Recent figures show a slow increase in available housing, but the shortage is still felt nationwide, and is especially problematic in the larger cities. The National Board of Housing, Building and Planning (Boverket) reports that 240 of Sweden's 290 municipalities has a housing shortage.

Municipal or state-regulated rental companies must abide by restrictions on how much they can charge in rent, based on aspects such as the number of rooms, quality of the apartment, location and proximity to services among others.

The Swedish Tenants Association negotiates rent for tenants who want collective bargaining, and in practice they negotiate levels of rent for 90 percent of Swedish rental apartments, which equates to over three million tenants.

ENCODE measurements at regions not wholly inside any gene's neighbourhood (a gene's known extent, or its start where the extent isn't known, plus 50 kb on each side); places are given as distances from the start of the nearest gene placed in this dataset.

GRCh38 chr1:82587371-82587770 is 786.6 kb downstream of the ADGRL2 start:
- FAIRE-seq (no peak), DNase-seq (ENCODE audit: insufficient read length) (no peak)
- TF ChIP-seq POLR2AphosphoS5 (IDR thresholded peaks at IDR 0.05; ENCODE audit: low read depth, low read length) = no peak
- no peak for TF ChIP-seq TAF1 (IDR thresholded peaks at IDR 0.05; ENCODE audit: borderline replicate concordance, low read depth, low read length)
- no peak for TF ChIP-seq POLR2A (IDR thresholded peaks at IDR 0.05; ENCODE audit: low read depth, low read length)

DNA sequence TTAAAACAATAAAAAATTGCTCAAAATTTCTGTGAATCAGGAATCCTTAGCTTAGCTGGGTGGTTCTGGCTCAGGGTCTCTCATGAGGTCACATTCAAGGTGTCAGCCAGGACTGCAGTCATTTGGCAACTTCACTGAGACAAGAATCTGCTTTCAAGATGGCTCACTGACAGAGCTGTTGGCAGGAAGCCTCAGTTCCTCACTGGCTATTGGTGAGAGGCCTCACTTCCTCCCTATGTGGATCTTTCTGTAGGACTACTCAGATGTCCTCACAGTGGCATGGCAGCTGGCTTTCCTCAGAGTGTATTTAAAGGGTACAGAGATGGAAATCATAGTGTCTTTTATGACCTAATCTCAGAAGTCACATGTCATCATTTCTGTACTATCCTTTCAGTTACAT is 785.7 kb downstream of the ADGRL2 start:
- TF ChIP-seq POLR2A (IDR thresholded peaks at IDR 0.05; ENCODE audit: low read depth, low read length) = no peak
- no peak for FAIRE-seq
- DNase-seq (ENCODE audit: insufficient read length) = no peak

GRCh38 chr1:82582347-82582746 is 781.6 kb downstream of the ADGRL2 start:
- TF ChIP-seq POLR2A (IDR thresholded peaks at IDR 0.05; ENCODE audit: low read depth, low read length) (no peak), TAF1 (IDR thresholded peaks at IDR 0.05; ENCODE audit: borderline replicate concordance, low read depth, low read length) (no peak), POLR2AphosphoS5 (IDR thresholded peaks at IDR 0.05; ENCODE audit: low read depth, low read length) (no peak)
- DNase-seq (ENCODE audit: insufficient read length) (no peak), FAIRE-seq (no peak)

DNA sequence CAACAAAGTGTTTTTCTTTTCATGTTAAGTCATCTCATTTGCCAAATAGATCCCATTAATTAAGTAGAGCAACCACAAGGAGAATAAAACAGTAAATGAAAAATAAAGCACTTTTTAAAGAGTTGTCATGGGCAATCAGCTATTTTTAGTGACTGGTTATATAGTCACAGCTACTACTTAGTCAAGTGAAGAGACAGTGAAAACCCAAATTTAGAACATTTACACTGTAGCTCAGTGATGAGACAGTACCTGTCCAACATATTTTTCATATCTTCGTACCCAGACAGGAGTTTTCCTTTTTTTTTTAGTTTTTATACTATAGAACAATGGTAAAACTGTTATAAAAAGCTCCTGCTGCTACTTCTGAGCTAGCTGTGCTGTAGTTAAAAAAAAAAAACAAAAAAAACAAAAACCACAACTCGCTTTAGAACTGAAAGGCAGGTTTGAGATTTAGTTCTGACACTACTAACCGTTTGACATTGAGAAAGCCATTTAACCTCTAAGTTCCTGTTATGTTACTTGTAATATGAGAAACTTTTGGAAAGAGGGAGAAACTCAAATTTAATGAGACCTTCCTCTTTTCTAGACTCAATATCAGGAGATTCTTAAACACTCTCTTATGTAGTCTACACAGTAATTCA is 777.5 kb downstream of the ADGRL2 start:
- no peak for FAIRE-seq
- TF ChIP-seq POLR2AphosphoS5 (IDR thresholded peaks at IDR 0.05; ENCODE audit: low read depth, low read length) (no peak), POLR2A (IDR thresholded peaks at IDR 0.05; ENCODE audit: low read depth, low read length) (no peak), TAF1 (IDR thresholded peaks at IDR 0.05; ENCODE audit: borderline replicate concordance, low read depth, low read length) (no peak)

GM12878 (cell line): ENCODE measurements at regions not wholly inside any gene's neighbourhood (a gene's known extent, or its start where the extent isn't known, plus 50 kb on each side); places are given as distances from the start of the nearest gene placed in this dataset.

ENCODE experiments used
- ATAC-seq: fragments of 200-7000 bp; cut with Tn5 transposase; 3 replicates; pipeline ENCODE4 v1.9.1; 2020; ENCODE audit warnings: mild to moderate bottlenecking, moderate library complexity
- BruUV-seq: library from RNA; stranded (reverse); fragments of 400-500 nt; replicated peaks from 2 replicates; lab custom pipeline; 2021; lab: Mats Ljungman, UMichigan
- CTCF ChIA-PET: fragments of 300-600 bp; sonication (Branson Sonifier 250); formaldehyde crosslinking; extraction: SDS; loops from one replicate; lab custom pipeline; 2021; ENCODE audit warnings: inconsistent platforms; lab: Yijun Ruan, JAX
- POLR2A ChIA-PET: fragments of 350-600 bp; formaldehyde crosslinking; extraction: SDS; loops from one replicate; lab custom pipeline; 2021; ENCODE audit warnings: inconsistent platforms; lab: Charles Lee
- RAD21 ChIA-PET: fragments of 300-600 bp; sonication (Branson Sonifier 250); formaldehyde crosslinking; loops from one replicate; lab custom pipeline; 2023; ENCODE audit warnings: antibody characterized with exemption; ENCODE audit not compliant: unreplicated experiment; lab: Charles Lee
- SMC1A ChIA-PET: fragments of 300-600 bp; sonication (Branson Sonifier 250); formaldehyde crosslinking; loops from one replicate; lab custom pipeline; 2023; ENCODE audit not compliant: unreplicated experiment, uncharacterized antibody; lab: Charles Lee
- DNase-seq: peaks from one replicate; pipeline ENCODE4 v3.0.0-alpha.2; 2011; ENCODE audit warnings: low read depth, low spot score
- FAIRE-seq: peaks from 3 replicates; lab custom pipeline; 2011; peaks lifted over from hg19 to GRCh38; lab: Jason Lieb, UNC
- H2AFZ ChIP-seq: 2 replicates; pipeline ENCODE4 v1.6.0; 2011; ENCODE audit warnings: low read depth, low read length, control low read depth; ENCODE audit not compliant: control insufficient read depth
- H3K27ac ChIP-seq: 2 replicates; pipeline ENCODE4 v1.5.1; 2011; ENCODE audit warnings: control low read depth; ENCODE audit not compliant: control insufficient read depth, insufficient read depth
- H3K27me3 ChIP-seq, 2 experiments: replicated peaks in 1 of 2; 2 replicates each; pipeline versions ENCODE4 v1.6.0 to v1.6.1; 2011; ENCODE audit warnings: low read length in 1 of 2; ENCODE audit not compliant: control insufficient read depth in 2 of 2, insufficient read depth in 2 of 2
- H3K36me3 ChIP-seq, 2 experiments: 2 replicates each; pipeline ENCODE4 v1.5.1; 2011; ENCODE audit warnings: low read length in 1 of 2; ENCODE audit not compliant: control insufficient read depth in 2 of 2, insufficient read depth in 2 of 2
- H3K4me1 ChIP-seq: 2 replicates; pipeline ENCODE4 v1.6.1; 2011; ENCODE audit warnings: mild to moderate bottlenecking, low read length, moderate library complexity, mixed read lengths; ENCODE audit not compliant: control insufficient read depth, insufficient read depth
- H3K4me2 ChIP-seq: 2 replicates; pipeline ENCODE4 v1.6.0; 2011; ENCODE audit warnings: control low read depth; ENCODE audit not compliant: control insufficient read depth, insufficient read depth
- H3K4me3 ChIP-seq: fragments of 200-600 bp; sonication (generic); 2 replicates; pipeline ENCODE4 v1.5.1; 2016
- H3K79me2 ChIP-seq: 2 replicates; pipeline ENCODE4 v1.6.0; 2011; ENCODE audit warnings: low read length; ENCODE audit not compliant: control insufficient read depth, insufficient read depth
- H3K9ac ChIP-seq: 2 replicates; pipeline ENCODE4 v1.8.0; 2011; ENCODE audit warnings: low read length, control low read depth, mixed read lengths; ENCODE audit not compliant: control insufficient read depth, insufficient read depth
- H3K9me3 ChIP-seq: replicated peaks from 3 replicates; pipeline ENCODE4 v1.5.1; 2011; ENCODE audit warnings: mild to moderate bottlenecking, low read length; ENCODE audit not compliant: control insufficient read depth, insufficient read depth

A stated goal in their negotiations is that “rent should not exceed 25 percent of an average salary after taxes”. Based on the 2018 average salary of 34,600 kronor before tax each month, that would equate to a monthly rent of roughly 6690 kronor per person. 

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For members


How you can lower the monthly cost of your Swedish mortgage

It’s no secret that mortgages in Sweden have become more expensive over the last year or so, as interest rates have risen following high inflation. But did you know there’s a way you can lower your monthly mortgage cost?

How you can lower the monthly cost of your Swedish mortgage

Essentially, when you take out a loan in Sweden, the government gives you a discount on the interest you pay, in the form of a tax rebate.

This doesn’t include interest paid on all types of loans – for example, student loans are not included – but it does include your mortgage.